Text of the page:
Jan


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Re: Development Systems and Created Code (reentrant, ROMable, ...)

Postby ql_freak » Wed Jul 08, 2020 12:34 am

janbredenbeek wrote:Thanks, but QED has always been re-entrant from the beginning.

I have not said in my original message, that QED is not reentrant. I know, that it has always being reentrant.

But there is one thing which could be improved: QED has as some other editors not the capability to mark character blocks, just line blocks (at least as far as I can remember). That's OK, and I know, it may be hard to implement.

But one thing should be easy to implement and would be very useful: A "character block" which must be inside of exactly one line. This would be very useful, if you e.g. want to insert a long string (e.g. "my_very_long_variable_name=") in a lot of lines.

Example:

Code: Select all

...
        my_very_long_variable_name="something";
        ^cbs                      ^cbe
...

And than you can insert/move this character block in any line with "cbi" (or cbm, ...) at the current cursor position.

Perhaps a message like "Character block start/end missing in current line", if cbs/cbe is entered in a line, where one of the 2 is missing (difficult to declare what I mean) maybe useful for the user.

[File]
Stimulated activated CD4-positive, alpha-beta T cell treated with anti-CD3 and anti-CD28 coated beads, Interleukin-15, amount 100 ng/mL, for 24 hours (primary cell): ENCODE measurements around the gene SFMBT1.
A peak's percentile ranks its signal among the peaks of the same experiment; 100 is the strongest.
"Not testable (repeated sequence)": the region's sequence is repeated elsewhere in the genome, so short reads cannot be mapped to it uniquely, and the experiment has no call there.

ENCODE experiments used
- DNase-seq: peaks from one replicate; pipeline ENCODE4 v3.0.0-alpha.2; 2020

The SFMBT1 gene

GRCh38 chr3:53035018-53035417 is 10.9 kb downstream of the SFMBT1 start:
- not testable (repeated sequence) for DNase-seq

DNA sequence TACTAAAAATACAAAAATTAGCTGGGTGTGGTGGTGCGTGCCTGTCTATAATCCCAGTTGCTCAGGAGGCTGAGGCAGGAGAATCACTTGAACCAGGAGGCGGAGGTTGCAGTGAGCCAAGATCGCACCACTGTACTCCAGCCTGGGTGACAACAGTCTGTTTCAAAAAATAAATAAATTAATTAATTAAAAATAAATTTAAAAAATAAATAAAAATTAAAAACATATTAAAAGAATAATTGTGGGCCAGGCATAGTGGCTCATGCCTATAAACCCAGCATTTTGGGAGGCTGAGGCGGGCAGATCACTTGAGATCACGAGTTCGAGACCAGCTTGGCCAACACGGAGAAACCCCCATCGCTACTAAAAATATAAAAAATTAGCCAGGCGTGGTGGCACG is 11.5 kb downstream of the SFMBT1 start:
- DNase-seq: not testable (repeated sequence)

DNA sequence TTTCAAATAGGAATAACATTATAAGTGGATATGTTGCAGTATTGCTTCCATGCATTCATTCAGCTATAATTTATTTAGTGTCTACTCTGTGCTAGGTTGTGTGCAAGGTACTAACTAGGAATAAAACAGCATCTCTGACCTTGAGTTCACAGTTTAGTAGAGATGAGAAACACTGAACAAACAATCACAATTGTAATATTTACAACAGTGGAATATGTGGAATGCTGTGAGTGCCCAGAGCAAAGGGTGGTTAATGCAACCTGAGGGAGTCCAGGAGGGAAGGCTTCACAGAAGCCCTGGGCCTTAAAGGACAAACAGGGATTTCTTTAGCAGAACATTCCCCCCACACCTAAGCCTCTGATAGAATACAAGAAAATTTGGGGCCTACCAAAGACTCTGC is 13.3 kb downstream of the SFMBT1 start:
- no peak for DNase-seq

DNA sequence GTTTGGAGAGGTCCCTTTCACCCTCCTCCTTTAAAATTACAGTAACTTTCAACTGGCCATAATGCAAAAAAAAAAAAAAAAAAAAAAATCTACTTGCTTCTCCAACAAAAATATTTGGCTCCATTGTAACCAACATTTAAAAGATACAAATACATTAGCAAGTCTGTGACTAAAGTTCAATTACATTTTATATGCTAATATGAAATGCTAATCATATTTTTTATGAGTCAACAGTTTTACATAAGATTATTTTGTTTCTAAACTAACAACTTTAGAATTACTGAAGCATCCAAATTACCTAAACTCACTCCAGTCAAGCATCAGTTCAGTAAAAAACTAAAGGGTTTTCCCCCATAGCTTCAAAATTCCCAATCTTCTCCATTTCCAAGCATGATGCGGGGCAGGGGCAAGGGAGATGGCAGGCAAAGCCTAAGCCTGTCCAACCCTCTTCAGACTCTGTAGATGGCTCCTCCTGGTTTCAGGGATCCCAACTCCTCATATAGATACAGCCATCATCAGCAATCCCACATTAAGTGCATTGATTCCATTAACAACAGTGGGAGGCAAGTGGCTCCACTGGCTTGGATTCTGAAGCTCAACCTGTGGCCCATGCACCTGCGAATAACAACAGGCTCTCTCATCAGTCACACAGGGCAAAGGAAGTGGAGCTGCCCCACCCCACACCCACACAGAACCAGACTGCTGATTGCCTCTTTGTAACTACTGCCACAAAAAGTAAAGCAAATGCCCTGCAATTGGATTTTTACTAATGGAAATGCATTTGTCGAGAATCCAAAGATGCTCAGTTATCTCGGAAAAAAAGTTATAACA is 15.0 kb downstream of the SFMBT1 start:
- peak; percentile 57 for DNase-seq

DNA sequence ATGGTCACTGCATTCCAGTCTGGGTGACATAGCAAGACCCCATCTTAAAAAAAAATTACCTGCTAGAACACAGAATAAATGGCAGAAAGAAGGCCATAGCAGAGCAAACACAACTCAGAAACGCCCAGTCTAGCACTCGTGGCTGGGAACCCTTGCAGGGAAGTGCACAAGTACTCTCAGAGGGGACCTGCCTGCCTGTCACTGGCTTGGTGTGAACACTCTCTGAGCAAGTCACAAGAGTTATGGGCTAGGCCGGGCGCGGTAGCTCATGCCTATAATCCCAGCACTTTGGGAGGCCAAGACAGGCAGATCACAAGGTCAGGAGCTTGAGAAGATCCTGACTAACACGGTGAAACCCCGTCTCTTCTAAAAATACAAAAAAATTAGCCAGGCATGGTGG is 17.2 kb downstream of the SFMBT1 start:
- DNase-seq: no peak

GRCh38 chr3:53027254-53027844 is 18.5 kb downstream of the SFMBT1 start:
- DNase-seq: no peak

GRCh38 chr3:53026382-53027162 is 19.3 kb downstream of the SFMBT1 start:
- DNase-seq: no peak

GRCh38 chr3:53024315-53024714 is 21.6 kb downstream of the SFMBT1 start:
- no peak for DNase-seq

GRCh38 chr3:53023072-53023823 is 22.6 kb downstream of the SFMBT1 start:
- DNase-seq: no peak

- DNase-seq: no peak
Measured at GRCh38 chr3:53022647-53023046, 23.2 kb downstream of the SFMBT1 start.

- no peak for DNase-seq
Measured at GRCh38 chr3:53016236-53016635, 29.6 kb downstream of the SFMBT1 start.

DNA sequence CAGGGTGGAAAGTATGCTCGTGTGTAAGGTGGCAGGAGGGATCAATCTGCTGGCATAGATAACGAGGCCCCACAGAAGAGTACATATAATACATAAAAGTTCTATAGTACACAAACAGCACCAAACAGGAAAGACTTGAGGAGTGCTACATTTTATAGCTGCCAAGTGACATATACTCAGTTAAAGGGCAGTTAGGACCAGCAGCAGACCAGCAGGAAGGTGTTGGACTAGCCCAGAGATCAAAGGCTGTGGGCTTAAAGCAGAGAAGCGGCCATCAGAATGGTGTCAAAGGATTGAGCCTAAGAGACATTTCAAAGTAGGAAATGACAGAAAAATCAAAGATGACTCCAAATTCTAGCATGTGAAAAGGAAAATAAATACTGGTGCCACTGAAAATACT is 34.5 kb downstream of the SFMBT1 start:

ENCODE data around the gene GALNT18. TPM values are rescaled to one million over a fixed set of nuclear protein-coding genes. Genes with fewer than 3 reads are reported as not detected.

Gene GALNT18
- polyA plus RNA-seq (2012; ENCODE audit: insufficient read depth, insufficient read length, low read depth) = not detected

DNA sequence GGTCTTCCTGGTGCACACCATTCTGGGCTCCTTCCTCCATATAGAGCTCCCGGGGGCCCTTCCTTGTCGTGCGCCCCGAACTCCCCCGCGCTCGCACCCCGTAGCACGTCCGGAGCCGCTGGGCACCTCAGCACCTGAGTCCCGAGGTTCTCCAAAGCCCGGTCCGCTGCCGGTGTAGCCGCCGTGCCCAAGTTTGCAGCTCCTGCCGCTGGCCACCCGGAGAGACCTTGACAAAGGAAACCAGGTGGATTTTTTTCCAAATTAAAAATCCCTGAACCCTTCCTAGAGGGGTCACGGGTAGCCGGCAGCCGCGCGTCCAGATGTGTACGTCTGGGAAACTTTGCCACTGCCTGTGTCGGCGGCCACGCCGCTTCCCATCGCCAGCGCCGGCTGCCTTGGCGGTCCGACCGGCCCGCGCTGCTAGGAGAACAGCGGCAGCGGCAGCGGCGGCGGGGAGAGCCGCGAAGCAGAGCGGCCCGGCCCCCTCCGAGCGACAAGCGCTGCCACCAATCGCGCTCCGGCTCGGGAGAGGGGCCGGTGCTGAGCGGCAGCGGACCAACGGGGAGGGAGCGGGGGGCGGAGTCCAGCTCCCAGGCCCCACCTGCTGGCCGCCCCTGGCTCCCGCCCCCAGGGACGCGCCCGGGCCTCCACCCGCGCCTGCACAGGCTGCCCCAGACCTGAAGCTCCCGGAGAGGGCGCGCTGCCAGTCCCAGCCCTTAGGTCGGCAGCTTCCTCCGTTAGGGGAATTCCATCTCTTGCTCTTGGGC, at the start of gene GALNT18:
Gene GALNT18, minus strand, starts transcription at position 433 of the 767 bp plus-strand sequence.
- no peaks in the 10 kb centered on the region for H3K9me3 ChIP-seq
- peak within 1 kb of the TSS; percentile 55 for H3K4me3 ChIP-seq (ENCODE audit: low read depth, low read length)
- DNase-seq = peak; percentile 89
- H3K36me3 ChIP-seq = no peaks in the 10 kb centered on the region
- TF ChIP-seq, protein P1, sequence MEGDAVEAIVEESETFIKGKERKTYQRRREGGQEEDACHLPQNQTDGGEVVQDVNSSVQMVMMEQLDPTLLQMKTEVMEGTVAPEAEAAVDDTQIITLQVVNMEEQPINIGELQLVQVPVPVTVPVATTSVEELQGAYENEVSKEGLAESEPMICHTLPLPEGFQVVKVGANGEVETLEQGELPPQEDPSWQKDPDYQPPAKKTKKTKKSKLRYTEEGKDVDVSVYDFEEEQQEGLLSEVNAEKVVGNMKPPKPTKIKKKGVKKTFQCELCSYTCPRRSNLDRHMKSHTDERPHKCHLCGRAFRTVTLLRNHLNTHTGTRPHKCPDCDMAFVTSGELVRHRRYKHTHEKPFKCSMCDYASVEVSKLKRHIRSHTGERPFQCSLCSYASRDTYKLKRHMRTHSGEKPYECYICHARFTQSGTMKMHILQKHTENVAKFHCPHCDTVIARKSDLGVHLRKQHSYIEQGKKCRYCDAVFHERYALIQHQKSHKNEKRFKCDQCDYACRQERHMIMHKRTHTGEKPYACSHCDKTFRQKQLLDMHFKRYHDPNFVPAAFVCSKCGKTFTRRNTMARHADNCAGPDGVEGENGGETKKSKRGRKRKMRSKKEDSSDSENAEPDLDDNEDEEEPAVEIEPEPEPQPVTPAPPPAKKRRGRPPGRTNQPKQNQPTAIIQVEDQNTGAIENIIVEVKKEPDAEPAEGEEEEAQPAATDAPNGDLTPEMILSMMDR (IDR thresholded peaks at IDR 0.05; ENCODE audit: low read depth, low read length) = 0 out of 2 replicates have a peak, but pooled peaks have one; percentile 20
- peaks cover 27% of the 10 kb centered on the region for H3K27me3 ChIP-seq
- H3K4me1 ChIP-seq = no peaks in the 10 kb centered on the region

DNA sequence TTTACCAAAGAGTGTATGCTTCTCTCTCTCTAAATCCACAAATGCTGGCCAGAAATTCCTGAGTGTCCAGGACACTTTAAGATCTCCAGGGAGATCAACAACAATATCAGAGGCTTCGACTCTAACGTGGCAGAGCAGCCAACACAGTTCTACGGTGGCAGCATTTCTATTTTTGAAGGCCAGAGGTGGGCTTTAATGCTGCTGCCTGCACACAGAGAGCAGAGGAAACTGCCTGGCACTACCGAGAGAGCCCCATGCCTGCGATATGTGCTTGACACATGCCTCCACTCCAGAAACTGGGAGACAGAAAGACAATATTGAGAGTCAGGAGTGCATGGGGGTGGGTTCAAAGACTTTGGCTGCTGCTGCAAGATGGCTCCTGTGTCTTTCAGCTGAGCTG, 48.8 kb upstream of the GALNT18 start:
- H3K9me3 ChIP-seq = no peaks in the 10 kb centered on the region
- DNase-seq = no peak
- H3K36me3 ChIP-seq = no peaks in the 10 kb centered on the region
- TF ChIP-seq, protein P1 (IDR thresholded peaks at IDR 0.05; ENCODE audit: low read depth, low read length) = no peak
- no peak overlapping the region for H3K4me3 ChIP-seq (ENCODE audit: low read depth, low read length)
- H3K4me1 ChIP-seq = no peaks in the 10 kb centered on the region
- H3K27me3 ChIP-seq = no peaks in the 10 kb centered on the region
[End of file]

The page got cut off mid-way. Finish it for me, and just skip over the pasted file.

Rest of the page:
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Re: Development Systems and Created Code (reentrant, ROMable, ...)

Postby BSJR » Wed Jul 08, 2020 1:06 pm

pjw wrote:I have it on a HOT_LOAD key, and just now disproved the assumption made in my previous message: Each HOT_LOAD instance loads a new copy of the program. (Funny the need was felt to add, and document, the "I" (for impure) parameter for HOT_LOAD then, as it doesnt make any sense.)

Of course HOT_LOAD1 and HOT_RES1 will pick an already Loaded or Resident copy of the program.
It depends on the program type which HOT_ option is the best to start with. I often run many QDs but only need one Xchange.